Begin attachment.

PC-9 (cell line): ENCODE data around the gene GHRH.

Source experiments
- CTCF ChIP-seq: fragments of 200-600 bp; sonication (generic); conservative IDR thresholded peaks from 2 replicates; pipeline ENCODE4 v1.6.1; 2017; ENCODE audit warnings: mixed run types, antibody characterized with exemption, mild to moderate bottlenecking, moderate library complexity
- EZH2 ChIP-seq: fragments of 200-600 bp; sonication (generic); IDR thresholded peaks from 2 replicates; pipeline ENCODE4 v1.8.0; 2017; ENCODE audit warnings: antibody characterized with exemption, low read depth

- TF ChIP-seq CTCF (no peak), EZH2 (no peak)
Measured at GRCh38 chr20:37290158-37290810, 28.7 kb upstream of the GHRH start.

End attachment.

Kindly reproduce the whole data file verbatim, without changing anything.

PC-9 (cell line): ENCODE data around the gene GHRH.

Source experiments
- CTCF ChIP-seq: fragments of 200-600 bp; sonication (generic); conservative IDR thresholded peaks from 2 replicates; pipeline ENCODE4 v1.6.1; 2017; ENCODE audit warnings: mixed run types, antibody characterized with exemption, mild to moderate bottlenecking, moderate library complexity
- EZH2 ChIP-seq: fragments of 200-600 bp; sonication (generic); IDR thresholded peaks from 2 replicates; pipeline ENCODE4 v1.8.0; 2017; ENCODE audit warnings: antibody characterized with exemption, low read depth

- TF ChIP-seq CTCF (no peak), EZH2 (no peak)
Measured at GRCh38 chr20:37290158-37290810, 28.7 kb upstream of the GHRH start.